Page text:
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Black Widow - Black Widow CD (album) cover


Black Widow


Heavy Prog

3.03 | 64 ratings

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Easy Livin
Special Collaborator
Honorary Collaborator / Retired Admin
2 stars Sacrificing what made them famous

Having secured the publicity necessary to attract sales of their debut "Sacrifice", Black Widow returned to the studio a year later to record a follow up. By this time, significant line up changes had occurred, brought about by the ubiquitous artistic differences. Some of the members felt that the occult references had served their purpose, and were now a liability, the consensus being to move away from such controversial areas and record an album of straightforward songs.

Confusingly, the resulting album was simply titled "Black Widow", although it is in fact the band's second release. This lack of imagination is reflected in some of the songs it contains, which are much more ordinary that the debut. The opening "Tears and wine" is a promising 9 minutes long, but this slow blues dirge which introduces the album is but a shadow of the innovation we found on "Sacrifice". There is simply no novelty here, this is blues rock of the type many other bands were plying around the same time. The production is particularly poor, the energetic lead guitar solo sounding like it has been recorded from the next room. To be clear, it is not a bad track, it just feels somewhat ordinary especially in view of the expectations which preceded it.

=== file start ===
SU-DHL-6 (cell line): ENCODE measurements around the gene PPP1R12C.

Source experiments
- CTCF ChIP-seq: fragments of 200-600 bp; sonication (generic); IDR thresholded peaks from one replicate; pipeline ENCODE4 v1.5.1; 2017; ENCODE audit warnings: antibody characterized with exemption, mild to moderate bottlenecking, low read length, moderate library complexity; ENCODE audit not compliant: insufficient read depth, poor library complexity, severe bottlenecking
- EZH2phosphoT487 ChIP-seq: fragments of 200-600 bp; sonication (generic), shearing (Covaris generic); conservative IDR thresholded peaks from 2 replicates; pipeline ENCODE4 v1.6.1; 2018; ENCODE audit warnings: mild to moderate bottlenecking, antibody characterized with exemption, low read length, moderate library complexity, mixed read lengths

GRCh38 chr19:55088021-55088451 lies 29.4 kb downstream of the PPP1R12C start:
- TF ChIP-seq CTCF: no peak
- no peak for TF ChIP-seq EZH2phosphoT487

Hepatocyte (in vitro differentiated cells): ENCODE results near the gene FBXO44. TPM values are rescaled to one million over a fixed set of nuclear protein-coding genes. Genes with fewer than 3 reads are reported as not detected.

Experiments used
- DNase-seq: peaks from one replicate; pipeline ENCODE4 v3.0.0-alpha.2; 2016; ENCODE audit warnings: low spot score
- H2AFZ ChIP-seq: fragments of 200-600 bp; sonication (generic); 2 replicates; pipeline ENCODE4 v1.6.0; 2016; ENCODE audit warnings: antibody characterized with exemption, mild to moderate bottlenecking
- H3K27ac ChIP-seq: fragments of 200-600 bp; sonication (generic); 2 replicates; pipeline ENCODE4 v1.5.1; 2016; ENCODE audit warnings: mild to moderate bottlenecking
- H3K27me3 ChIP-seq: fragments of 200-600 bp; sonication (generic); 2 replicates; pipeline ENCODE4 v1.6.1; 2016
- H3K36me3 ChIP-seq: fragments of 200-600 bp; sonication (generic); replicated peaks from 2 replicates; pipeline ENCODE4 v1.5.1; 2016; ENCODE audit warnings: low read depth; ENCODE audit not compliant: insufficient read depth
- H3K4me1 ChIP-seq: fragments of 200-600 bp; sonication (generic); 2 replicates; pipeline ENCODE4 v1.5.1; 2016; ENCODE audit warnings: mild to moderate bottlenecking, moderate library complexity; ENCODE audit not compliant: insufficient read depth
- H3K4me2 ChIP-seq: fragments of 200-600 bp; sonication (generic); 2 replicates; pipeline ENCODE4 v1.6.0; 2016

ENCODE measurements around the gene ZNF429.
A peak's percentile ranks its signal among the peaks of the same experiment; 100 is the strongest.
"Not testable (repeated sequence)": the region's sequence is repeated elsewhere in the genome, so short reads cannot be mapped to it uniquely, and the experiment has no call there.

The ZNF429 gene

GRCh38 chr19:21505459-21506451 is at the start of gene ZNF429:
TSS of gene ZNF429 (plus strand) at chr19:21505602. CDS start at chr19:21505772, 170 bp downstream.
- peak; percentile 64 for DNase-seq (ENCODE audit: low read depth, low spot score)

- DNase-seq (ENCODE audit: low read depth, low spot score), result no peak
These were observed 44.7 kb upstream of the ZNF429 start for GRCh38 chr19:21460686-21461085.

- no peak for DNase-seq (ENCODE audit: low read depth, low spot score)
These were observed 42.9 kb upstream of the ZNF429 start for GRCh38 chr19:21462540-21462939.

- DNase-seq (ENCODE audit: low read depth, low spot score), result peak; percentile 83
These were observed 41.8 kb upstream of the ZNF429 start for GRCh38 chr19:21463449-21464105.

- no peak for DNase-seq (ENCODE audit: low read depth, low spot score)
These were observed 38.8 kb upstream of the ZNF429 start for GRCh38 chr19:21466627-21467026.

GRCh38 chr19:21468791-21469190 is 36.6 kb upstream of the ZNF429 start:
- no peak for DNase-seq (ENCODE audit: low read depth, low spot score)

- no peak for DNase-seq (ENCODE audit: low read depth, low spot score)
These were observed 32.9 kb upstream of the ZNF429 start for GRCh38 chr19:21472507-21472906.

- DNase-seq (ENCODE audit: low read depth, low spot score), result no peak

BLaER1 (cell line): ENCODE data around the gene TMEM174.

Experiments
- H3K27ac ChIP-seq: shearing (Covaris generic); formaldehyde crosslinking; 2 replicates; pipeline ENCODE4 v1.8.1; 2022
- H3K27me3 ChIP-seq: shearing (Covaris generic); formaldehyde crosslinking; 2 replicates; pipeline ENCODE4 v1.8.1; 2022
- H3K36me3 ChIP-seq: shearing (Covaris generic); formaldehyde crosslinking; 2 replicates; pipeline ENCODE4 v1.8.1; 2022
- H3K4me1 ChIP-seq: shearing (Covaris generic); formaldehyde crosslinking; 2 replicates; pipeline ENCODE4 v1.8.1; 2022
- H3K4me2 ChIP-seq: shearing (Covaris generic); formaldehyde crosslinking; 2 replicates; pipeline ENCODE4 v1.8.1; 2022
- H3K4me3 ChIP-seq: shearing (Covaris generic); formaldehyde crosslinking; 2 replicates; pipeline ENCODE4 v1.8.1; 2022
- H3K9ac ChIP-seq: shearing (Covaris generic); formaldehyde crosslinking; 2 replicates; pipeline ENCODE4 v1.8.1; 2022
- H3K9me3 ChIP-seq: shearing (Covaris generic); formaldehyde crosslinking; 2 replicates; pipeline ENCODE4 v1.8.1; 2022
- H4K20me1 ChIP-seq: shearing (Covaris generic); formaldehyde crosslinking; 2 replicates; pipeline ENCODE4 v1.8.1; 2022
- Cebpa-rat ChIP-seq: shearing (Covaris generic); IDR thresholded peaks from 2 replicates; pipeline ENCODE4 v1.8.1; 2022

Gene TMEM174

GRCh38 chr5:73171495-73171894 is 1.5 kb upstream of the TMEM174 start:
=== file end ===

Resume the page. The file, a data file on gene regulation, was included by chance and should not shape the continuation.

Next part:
"The gypsy" bizarrely takes us into Jethro Tull territory (not just because of the flute!) the song being a semi-acoustic folk rock piece with Mick Box like wah-wah guitar. Later, "Mary Clark" drifts slightly towards the disturbing areas of the debut album, but within the safety of a lightweight melody. The remainder of the tracks are in a similar vein to those mentioned, being decent but unremarkable blues rock and folk rock numbers.

Whether or not the band were right to move on from the imagery which brought them so much notoriety and success is a matter for debate. One can understand them want their music to be taken seriously, but by simply surrendering a strong identity without having anything to replace it Black Widow slid back into the ubiquity of being a good but not exceptional band. It seems the band's main writer and lead guitarist Jim Gannon felt this way, as he left when it became clear after the album would not enjoy commercial success.

Easy Livin | 2/5 |


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